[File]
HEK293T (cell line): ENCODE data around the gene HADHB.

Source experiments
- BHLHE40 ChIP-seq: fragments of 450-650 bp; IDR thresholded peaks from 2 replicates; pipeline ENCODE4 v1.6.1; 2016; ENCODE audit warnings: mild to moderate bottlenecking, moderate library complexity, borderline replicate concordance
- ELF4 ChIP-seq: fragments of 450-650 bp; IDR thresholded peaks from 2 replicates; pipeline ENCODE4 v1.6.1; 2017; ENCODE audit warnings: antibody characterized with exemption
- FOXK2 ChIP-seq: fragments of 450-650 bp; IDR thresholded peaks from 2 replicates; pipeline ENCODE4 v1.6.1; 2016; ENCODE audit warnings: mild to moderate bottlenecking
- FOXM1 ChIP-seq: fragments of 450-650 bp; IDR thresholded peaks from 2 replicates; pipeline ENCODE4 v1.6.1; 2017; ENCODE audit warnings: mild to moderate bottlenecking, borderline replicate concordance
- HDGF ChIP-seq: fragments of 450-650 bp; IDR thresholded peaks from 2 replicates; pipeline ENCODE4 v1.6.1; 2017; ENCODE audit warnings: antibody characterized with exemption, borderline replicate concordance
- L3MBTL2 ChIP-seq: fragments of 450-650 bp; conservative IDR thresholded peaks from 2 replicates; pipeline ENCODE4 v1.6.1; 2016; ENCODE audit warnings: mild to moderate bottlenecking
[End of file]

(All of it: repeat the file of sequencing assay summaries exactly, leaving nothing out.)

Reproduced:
HEK293T (cell line): ENCODE data around the gene HADHB.

Source experiments
- BHLHE40 ChIP-seq: fragments of 450-650 bp; IDR thresholded peaks from 2 replicates; pipeline ENCODE4 v1.6.1; 2016; ENCODE audit warnings: mild to moderate bottlenecking, moderate library complexity, borderline replicate concordance
- ELF4 ChIP-seq: fragments of 450-650 bp; IDR thresholded peaks from 2 replicates; pipeline ENCODE4 v1.6.1; 2017; ENCODE audit warnings: antibody characterized with exemption
- FOXK2 ChIP-seq: fragments of 450-650 bp; IDR thresholded peaks from 2 replicates; pipeline ENCODE4 v1.6.1; 2016; ENCODE audit warnings: mild to moderate bottlenecking
- FOXM1 ChIP-seq: fragments of 450-650 bp; IDR thresholded peaks from 2 replicates; pipeline ENCODE4 v1.6.1; 2017; ENCODE audit warnings: mild to moderate bottlenecking, borderline replicate concordance
- HDGF ChIP-seq: fragments of 450-650 bp; IDR thresholded peaks from 2 replicates; pipeline ENCODE4 v1.6.1; 2017; ENCODE audit warnings: antibody characterized with exemption, borderline replicate concordance
- L3MBTL2 ChIP-seq: fragments of 450-650 bp; conservative IDR thresholded peaks from 2 replicates; pipeline ENCODE4 v1.6.1; 2016; ENCODE audit warnings: mild to moderate bottlenecking